It is easy to distinguish the unusually powerful musical and personal bonds that draw the Kalichstein-Laredo-Robinson Trio together. As they celebrate their 30th anniversary, these three virtuosos have created an ensemble respected throughout the industry and are now more popular than ever.
Violinist Jaime Laredo and cellist Sharon Robinson (husband and wife) met pianist Joseph Kalichstein in 1976 at the 92nd Street Y, where Laredo has been artistic director of the Chamber Music at the Y series since 1974. The three of them hit it off immediately, and not long after, when Laredo and Robinson decided to form a trio, Kalichstein was the first person they contacted.
Before the ensemble's first scheduled concert, they received a call from Robert Shaw, who was then conductor of the Atlanta Symphony and a close friend of President-elect Jimmy Carter. Shaw was planning the music for the January 1977 inauguration, so, by a fluke of timing, the Kalichstein-Laredo-Robinson Trio made its debut playing for a new president, performing trios by Schubert and Mendelssohn.
"It was amazing," Laredo recalls. "There was a reception for Congress, a reception for the diplomatic corps, and a reception for the armed forces. Strangely enough, we got to play for the armed forces."
"The Carters came up to us at the end to say thank you," says Robinson. "Rosalynn said she never could have gotten through it without us. It was so sweet. As it turns out, President Carter had classical music going on in the Oval Office throughout his administration."
The Trio's thrilling debut set the stage for a remarkable career that has spanned three decades and five continents. On April 15 the group is joined by violist Pinchas Zukerman and double bassist Harold Robinson (Sharon's brother) for a performance in Stern Auditorium / Perelman Stage of works by Mozart, Schubert, and Leon Kirchner.
"I have a very strong memory that has to do with the power of music," says Kalichstein. "We were scheduled to do the entire Beethoven cycle in Washington, D.C., at the Kennedy Center in September 2001, on the 10th, 11th, and 12th. Of course, the one on the 11th was cancelled, but people from the 11th were invited to come to the concert on the 12th, and many of them did. There was this feeling of the need for music, and the power of music to heal. It was extraordinary."
The artists are closely in tune with each other, both professionally and personally, and their combination of a pianist with a happily married duo of strings has created a thoroughly balanced partnership.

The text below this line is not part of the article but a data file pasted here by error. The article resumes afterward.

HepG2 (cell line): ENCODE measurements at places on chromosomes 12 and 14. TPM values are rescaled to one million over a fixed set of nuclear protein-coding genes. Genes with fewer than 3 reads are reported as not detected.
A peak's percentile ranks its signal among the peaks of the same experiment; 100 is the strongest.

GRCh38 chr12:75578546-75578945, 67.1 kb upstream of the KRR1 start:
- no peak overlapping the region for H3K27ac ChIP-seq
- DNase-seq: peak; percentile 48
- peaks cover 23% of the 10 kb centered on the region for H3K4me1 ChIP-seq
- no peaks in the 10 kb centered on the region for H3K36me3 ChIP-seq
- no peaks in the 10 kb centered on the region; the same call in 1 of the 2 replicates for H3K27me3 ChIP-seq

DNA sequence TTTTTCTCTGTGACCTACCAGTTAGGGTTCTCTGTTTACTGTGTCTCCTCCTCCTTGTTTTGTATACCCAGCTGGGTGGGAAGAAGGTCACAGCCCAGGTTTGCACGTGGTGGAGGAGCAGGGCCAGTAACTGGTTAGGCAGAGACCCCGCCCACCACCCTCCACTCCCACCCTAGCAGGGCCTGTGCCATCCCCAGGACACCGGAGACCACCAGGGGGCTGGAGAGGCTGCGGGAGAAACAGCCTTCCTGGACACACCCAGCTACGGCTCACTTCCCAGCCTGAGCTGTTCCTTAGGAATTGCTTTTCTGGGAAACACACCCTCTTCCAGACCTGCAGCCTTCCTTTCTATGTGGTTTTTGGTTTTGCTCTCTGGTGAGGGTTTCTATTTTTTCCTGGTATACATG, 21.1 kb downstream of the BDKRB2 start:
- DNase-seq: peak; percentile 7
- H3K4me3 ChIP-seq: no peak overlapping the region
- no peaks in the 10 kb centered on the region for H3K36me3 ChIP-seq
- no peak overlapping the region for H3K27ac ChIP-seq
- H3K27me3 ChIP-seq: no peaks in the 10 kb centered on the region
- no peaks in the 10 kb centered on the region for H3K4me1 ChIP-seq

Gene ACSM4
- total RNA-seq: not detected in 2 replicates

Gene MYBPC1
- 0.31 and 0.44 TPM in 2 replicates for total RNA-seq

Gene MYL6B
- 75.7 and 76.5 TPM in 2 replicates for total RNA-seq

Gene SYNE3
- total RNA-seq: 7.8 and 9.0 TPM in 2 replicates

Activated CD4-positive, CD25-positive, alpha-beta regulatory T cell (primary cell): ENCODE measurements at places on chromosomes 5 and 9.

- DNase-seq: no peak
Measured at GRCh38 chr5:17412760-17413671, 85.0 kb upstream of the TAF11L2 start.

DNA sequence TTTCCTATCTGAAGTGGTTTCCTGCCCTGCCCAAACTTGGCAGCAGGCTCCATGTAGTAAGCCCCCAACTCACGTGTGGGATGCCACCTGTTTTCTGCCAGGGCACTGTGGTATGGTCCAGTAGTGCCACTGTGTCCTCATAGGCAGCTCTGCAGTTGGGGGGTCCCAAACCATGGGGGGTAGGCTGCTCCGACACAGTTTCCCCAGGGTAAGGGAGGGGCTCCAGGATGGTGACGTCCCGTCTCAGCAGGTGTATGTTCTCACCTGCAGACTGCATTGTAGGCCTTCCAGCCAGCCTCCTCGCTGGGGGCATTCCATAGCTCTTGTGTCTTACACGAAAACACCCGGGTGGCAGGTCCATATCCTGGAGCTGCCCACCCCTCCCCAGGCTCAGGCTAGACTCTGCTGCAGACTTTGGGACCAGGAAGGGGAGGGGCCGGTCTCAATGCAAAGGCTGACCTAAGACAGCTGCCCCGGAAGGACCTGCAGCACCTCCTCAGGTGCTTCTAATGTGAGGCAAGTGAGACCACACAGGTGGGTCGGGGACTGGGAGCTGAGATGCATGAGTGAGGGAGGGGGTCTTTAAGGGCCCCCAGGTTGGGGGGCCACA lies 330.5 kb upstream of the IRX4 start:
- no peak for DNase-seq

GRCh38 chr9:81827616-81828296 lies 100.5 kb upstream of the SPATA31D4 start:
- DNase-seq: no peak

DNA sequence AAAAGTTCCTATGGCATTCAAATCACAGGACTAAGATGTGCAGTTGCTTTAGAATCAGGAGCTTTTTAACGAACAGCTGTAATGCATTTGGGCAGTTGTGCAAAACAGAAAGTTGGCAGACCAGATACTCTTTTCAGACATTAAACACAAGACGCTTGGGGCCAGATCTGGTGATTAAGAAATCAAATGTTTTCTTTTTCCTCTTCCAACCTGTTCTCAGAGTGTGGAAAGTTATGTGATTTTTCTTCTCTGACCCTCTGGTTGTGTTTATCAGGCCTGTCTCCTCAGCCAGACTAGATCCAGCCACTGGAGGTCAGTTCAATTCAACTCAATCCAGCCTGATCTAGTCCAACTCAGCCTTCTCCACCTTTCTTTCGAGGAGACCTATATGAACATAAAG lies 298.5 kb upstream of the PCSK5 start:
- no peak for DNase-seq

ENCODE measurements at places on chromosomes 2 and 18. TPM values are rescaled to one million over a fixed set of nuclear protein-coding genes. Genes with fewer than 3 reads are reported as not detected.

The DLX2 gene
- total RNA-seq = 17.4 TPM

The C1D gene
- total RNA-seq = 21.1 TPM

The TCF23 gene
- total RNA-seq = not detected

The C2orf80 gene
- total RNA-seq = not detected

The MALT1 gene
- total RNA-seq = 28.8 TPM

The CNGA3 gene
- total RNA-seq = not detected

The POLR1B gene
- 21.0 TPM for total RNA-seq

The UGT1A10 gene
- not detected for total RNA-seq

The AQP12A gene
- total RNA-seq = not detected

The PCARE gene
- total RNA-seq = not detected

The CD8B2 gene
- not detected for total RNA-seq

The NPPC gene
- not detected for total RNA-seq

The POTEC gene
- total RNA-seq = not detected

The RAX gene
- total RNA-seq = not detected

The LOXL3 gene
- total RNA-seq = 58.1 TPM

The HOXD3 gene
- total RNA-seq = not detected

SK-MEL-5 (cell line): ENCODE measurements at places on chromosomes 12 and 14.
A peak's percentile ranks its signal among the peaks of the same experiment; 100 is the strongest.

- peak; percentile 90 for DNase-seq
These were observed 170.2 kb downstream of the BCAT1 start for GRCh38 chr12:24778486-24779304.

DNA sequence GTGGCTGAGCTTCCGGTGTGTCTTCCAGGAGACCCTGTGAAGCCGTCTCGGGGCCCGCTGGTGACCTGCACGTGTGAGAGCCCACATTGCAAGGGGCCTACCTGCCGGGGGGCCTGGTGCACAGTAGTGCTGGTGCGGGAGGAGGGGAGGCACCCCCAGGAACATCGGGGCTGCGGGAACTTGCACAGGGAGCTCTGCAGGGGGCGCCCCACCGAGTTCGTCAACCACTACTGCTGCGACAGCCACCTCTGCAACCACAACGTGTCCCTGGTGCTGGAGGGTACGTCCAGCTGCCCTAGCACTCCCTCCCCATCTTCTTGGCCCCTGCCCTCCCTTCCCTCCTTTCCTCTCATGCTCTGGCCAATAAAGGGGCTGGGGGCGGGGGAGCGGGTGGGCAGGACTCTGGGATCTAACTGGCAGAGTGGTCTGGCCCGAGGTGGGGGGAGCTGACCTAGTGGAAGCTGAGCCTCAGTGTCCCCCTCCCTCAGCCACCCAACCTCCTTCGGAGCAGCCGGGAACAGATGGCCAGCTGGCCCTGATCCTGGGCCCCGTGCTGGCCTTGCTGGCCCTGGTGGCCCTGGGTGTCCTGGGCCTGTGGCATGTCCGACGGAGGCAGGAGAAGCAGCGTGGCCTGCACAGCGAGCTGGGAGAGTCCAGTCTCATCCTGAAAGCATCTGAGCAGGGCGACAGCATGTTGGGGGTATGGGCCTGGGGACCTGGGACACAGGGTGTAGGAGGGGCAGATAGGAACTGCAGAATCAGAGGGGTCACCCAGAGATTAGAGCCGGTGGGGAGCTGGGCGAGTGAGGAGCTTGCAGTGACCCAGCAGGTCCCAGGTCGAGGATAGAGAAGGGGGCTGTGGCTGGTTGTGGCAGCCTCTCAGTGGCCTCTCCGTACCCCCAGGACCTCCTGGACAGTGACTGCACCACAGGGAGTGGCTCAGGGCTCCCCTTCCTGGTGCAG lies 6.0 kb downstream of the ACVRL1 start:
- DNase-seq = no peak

"The strings are very much a unit," says Kalichstein, "so the pianist's job is to try to sound like them, and their job is to try to sound like the piano. On the other hand, two strings have to be much more of a match, so in many senses it's great that they're married. I've only benefited. And they can't fight with me once rehearsal is over!"
"He makes us laugh," says Robinson of Kalichstein, "and if we're starting to get at each other's throats, he says something funny. Working together in a chamber music group is kind of like being married. Our philosophy from the beginning has been to say whatever it is that's on our minds, try to fix it, and not to take it personally. It's worked well, I think."
The Trio is not only a group of virtuosic music makers, each with a flourishing solo career; these are dedicated educators as well. Kalichstein is on the faculty of The Juilliard School, while Laredo and Robinson teach at Indiana University. They regularly offer master classes, and one of the Trio's fondest memories is of taking part in Isaac Stern's Encounters programs at Carnegie Hall, mentoring young artists together with Stern and other notable musicians.
"All the great people we've played with and all the knowledge that has been passed on to us, we need to pass on to the younger generation now," says Robinson.
Meanwhile, the ensemble shares its work via a vast array of recordings. The Trio purchased its back catalog from Arabesque Records and, through a recent deal with Koch International Classics, has re-released these CDs and continues to issue new ones.
"Just this morning while we were rehearsing, we were talking about new pieces that we want to learn in the next couple of years," Laredo relates. "We were talking about Rachmaninoff and other composers — there are still a lot of works that we haven't played that we want to. And we've had wonderful pieces written for us and hope that's going to continue, too." This season, the trio performed a new piece by Richard Danielpour, and next year it premieres a third work by Pulitzer Prize winner Ellen Taaffe Zwilich.
"Thirty years seems short," says Kalichstein. "There are still things we want to do. It's amazing — there's always more."
Karissa Krenz writes frequently about the arts.